This past weekend, I attended my coworker Casey’s workshop on teaware. Casey is a fount of knowledge about the science and history behind tea, partly thanks to a book she loves, The True History of Tea. Casey has worked at Stone Leaf for about three years and leads most of the workshops we hold. On this particular morning she took us first to ancient China, where farmers cultivated the first tea plants millennia ago.
If you’ve been to the teahouse, you’ve probably had your tea served to you in a gaiwan, which looks like this:
Gaiwan translates literally to “lidded bowl” and is mentioned in the very first writings on tea ceremony, The Classic of Tea by Lu Yu, written around the 8th century CE. People used to drink tea right out of this bowl, much like one would out of a matcha bowl today. The pitcher, filter, and cup, which complete the gongfu style of tea drinking, is shown below. “Gongfu cha” translates to “making tea with skill.”
As tea-makers developed more elaborate vessels for serving tea, certain styles of teapot became associated with different cultures. The yixing, for example, is a clay teapot in which oolongs are typically served. The yokodenokyusu (Japanese for “side-handled teapot”) is used to steep Japanese green teas.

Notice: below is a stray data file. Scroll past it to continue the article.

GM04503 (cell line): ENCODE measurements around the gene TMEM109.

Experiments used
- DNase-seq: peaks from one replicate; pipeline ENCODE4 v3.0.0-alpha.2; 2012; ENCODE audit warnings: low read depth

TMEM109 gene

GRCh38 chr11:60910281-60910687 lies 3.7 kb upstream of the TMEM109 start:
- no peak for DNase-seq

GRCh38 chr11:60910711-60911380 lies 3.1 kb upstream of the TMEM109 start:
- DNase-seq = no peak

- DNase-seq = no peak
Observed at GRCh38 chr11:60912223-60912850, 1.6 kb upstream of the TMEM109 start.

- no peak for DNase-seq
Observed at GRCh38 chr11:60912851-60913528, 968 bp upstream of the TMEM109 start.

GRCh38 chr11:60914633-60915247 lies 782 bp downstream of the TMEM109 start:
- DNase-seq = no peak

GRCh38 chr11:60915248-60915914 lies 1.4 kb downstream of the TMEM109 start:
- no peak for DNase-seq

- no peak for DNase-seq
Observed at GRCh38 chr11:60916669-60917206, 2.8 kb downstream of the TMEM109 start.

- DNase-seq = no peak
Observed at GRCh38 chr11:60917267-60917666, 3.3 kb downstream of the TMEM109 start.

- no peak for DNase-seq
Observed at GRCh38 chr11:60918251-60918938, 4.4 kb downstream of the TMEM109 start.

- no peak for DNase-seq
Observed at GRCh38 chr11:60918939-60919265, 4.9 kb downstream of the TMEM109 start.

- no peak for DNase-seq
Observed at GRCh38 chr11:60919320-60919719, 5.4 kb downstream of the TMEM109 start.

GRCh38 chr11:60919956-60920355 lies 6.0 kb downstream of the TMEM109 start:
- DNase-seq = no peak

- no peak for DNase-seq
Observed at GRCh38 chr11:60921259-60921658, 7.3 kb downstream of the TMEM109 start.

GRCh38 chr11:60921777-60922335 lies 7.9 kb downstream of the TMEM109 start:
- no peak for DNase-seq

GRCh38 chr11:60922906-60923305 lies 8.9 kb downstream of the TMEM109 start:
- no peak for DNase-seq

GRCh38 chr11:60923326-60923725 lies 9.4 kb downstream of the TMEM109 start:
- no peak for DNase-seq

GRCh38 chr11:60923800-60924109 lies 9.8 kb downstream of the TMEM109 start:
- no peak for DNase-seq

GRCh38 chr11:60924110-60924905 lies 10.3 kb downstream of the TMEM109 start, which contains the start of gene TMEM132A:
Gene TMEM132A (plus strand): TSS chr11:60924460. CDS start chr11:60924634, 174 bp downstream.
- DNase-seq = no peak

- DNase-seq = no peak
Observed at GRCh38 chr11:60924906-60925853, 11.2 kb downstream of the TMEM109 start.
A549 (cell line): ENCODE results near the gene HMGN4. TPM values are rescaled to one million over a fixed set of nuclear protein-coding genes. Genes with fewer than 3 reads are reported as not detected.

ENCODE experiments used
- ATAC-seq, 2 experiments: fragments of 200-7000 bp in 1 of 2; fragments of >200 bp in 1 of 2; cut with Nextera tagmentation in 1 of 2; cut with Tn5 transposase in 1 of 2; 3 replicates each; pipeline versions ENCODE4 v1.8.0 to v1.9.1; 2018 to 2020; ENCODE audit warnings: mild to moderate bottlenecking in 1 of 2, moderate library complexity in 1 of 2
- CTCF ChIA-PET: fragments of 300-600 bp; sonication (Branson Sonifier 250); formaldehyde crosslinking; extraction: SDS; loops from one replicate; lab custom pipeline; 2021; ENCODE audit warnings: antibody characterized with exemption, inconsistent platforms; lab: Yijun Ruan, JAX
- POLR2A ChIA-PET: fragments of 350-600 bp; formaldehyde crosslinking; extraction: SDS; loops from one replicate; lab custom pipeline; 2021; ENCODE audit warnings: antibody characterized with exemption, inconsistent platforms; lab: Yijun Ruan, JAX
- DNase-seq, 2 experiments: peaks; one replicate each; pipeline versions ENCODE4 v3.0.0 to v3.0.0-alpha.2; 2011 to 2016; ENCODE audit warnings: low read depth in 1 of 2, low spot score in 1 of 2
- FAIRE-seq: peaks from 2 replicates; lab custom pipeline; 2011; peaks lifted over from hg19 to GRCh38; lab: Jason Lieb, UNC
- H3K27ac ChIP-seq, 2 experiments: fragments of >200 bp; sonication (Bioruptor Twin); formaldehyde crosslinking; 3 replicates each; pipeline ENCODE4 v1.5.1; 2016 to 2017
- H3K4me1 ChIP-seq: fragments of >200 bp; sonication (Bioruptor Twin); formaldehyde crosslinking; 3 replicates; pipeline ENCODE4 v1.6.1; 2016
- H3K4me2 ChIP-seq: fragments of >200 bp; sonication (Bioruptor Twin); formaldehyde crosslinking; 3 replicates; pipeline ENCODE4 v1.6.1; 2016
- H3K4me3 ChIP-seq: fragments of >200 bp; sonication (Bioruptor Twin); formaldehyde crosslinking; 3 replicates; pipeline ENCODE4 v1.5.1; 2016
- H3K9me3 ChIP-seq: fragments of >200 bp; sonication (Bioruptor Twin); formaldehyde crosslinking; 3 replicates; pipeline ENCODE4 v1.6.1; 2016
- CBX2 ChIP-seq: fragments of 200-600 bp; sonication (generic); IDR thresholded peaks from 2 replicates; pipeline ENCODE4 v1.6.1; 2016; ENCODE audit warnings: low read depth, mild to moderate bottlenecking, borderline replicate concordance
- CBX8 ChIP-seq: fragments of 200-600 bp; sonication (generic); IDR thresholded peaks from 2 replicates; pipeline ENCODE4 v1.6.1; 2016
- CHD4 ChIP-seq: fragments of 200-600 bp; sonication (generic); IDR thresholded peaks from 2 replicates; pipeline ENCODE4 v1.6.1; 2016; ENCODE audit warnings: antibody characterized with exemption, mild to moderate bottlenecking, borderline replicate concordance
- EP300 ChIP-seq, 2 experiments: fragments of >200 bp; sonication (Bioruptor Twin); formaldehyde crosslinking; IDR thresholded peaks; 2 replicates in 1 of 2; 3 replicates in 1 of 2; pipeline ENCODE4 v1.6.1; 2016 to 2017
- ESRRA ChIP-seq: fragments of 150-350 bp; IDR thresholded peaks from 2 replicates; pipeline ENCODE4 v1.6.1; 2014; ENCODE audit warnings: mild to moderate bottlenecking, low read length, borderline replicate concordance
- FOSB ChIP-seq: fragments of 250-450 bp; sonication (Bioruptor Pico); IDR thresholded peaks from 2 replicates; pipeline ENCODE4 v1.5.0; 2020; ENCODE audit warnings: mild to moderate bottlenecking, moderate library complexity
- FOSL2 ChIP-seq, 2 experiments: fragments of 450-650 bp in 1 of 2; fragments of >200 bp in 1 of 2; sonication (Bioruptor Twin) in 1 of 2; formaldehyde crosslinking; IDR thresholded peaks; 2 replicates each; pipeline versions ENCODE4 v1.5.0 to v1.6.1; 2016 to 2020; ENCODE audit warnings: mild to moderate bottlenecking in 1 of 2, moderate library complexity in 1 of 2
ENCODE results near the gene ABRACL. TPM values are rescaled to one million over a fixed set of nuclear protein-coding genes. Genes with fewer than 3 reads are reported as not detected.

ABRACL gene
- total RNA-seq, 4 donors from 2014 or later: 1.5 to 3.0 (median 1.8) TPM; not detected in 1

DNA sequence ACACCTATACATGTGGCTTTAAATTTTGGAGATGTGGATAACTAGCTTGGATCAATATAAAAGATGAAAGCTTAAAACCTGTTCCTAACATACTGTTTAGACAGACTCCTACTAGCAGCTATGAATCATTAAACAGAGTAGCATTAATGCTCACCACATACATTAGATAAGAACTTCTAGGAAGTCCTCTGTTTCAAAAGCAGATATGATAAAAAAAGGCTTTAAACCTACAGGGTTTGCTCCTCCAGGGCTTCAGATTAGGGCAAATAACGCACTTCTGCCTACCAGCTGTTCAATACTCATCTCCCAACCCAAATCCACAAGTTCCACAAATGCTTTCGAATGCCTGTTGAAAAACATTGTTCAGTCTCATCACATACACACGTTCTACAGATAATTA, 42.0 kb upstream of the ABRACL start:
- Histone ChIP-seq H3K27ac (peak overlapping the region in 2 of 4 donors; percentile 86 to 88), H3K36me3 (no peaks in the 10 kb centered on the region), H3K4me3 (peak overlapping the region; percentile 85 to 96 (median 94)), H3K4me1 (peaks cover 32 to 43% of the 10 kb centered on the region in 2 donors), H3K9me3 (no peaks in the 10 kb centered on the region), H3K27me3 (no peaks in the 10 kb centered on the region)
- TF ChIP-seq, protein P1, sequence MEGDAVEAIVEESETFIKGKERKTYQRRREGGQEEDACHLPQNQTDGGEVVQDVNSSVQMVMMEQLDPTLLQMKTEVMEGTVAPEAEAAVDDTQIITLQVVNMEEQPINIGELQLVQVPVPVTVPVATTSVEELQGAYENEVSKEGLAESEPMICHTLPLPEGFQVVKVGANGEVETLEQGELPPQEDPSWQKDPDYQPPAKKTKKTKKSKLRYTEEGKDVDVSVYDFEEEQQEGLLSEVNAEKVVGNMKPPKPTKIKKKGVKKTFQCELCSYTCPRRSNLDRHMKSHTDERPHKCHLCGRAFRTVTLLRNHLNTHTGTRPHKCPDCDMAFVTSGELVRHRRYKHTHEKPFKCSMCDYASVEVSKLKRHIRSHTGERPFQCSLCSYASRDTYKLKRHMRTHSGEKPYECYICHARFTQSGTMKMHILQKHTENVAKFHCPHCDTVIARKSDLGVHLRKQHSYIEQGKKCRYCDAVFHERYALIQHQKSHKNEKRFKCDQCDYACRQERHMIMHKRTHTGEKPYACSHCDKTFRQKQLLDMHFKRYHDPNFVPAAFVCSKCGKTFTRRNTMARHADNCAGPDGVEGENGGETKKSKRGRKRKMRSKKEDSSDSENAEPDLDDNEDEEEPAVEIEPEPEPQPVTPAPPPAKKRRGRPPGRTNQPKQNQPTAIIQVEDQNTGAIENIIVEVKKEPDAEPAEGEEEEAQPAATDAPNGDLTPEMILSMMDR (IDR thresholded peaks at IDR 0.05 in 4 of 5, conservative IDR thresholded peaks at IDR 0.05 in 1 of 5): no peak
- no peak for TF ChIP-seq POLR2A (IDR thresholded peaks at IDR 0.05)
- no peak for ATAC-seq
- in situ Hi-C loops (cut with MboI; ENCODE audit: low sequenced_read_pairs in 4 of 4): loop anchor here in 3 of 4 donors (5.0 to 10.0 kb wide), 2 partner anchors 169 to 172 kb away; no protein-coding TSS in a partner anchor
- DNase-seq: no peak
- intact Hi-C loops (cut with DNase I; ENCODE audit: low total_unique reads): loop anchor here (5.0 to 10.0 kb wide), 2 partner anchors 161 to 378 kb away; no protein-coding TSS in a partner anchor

a clay yixing
We used glass and porcelain gaiwans, yixings, and yokodenokyusu to brew several different types of teas and discover how the teaware affected the taste. I was intrigued to discover that when brewing black, green, and oolong tea, the glass gaiwan tended to produce the cleanest taste–the lighter and more delicate flavors in the tea were abundant–whereas the porous clay yixing often muted those notes. The ceramic gaiwans and yokodenokyusu provided the most balanced cup, hinting at the brightness present in the teas while encompassing the depth of the flavors. Some people extended the teaware experiment to cups as well, contrasting the effect of porcelain versus clay cups on the taste of their tea.
So, is the answer to brew all your teas in a glass gaiwan? Not necessarily. You can use teaware as a tool, the same way you use water temperature and steep time, to fine-tune the taste of your tea. If you prefer to experience the sweet honey notes in Jing Shan Hong Cha, you may prefer a glass gaiwan, but if you crave it for the darker cacao and fig notes it contains, a clay yixing might be better. If you like a balanced cup, a ceramic kyusu could be your vessel of choice.
If you want to learn more, peruse one of our many books on tea next time you’re in, or order a pot of tea and see for yourself!
Have you had different experiences brewing with a variety of teaware? Let us know in the comments section below.